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February 22, 2021

Candid Portraits of British Drivers in 1994

When it comes to the car, drivers willingly give spontaneous, virtually automatic explanation – we could call ‘structural stories’ – to justify their use of it. (Freudendal–Pedersen, 2009).
In spite of the passing landscapes, motorways and drivers with their hair blowing in the wind, these photographs look deeply at the issue of social mobility. British photographer Martin Parr emphasizes social mobility to show its close correlation to travel made possible by use of a car. With this work, he revisits the social structure of English society, showing both its vertical and horizontal dimensions.

Horizontally, statements by drivers reveal how they take on a unique role behind the wheel. Even though people often play a role in their daily lives outside of the car, this role immediately becomes more intense upon contact with the later. Women described enjoying games of seduction in their cars, which offer a safe, protected environment. Men saw their company cars as symbols of their social status and rank within the company hierarchy.

Vertically speaking, the photos reveal the success and social ascension long addressed by classic sociology. The magnitude of the car’s social role makes this necessary. In such a context, alternative modes are categorically eliminated from among the possibilities. Thus does the artist reveal social spaces wherein altermobilities have very little chance of emerging.

Born in 1952, photographer Martin Parr – himself the son an amateur photographer – has authored many works in his field. He has likewise distinguished himself as an editor (of his numerous exhibitions), a professor and a documentary film production assistant. With his unique, frank view on British society, his work - what one could call a ‘social documentary’ - has earned him international recognition and acclaim.

“I feel that other women on the road react to me in a nasty hostile sort of way. For some reason this hate comes across. I mean, I give way to them so why don’t they give way to me.”

Driving in a convertible with cuddly toys on the dash board. 

“I like to think I’m quite successful because I’ve got a Cavalier 2 litre GLi. I sell industrial packaging machines – something with a bit of esteem not like Derek in Coronation Street who sells novelty items out of a bloody suitcase.”

“As far as my social life is concerned, the Metro is a no-go area. I think I’d look so much better sat in an XR2.”

G.B. ENGLAND. 1994.

“If you want to drive from A to B and feel perfectly safe with no-one looking at you, don’t drive an MX5.”

“I don’t like the idea of a woman’s car because that usually implies it’s small, compact, not very powerful and plenty of room for shopping. I want something that is going to do two hundred miles down the M4, thank you.”

“Since I’ve been driving I’ve been either going out with my husband or I’ve been married. This is the first time I’ve driven a brand new car that I wanted, and it suddenly dawned on me that I was no longer married.”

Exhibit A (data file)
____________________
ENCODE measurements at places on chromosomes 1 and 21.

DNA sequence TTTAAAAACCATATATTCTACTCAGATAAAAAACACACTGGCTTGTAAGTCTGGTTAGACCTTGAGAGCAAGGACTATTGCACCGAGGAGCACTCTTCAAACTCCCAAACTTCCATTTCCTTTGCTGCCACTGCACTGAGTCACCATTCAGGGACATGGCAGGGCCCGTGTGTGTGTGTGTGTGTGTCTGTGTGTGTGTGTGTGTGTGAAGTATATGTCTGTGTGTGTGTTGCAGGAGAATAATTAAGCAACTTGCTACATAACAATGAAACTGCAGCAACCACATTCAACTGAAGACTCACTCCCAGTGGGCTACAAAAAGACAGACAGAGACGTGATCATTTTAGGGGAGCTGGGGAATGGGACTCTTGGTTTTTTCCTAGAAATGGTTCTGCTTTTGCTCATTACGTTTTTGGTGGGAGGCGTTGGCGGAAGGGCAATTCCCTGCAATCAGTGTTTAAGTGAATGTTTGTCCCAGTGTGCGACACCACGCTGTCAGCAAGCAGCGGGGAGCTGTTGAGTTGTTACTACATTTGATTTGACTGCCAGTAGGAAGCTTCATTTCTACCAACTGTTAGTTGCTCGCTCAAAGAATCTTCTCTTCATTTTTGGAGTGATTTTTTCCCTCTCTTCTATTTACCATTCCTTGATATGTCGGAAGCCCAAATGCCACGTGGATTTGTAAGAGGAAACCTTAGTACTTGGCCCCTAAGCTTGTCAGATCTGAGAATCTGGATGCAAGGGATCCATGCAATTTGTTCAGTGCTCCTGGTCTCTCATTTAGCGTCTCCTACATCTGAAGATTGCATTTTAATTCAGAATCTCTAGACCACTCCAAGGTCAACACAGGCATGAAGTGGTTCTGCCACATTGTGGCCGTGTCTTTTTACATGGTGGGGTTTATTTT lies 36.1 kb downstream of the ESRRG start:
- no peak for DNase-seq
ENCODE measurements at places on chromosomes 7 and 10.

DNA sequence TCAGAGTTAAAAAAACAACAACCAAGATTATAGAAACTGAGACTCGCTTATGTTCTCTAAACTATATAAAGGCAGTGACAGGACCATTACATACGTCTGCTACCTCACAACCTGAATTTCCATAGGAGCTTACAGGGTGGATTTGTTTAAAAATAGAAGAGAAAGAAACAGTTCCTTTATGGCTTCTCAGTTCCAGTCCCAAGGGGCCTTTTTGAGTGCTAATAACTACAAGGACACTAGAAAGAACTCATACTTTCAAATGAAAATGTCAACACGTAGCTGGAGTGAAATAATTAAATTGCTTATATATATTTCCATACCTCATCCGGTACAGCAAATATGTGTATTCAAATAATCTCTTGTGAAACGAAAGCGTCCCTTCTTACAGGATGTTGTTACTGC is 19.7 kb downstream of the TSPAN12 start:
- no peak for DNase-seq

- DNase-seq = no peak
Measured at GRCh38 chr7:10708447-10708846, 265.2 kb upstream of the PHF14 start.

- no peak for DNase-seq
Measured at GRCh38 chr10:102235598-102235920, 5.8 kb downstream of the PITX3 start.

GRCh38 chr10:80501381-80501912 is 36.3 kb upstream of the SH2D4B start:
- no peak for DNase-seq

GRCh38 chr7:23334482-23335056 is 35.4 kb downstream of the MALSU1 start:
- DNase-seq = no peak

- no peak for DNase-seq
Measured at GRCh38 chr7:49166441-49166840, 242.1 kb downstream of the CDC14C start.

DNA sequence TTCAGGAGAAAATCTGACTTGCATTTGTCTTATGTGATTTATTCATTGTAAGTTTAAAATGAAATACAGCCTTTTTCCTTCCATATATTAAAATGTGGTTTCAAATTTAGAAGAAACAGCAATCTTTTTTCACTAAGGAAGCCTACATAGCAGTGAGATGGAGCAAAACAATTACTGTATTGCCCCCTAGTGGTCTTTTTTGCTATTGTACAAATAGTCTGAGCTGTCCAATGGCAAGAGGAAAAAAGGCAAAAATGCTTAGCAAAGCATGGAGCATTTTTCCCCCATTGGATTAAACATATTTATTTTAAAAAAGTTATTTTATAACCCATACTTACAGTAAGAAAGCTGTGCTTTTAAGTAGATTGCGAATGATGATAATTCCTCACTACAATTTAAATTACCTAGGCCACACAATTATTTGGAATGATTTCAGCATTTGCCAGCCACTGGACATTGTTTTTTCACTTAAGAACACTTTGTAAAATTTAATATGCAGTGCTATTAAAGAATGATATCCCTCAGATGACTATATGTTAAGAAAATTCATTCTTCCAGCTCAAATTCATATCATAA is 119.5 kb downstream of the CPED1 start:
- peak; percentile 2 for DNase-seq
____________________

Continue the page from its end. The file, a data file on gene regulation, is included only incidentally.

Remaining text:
“Now that I’ve got the BMW I know that I fit in. I can get into a winebar in Hampstead, a restaurant in Mayfair and a pub in Hackney.”

“When I first bought the car I couldn’t wait to catch a reflexion of myself in a shop window. It’s terribly embarrassing to admit but I really enjoyed seeing myself in the car.”

“I think the best of me are my legs and obviously when I’m in the car people can’t see them. But I do like men to stare from time to time.”

“I drive an Astra CDi and I’m a National Business Development Manager for a company that manufactures jams, marmalades, gourmet accompaniments and food gifts.”

“When I’m on the motorway I don’t day-dream. I’m usually thinking of the fuel range I’ve got on board and where my next Little Chef stop will be. They really do have all the things a rep needs.”

“I tend to daydream and drift away and imagine I’m driving something a little better. You have to drift away in this car otherwise you’d go mad.”

G.B. ENGLAND. 1994.

“I think people generally assume that if you're in a Sierra or a Cavalier you’re a rep racing to get home early for his tea. Whereas if you’re driving a BMW you're an important executive on his way to another important meeting.”

“When I say ‘When are we there Dad?’, he says ‘Oh, we’ll be there in about five minutes’ and then it takes us about an hour.”

“The Burger King car park is where everyone hangs out. I’m young, I’m single, I’m having fun before it’s too late. I’ve got the rest of my life to be old.”

“I can’t show off my friends because, without trying to sound obnoxious, they’re sort of staggeringly rich and have absurd cars. So I did want to keep my end up slightly and I thought the Clio 16v was good enough to get by on.”

G.B. ENGLAND. 1994.

“Ken’s slow. I think it’s his age. When we’re driving on the motorway everything belts past us and he’s chugging along at fifty-five on the inside lane.”

“After the car the next thing my parents bought for me was a portable phone which they insisted I had in the car in case of emergency. And also to tell them if I was going to be late home.”

“I drive a rather excellent BMW 735i. It’s dark black, fully loaded, executive autobahn express. My wife drives a rather diminutive Fiat Panda which is best not described.”

G.B. ENGLAND. 1994.

“I suppose we’ve always got this dream about selling the house and just taking off. In an ordinary car we’d probably get as far as the ferry and come back. But with a Land Rover we could pack everybody in it and just go.”

(Images © Martin Parr, From A to B, Tales of Modern Motoring, Londres, BBC Books, 1994)




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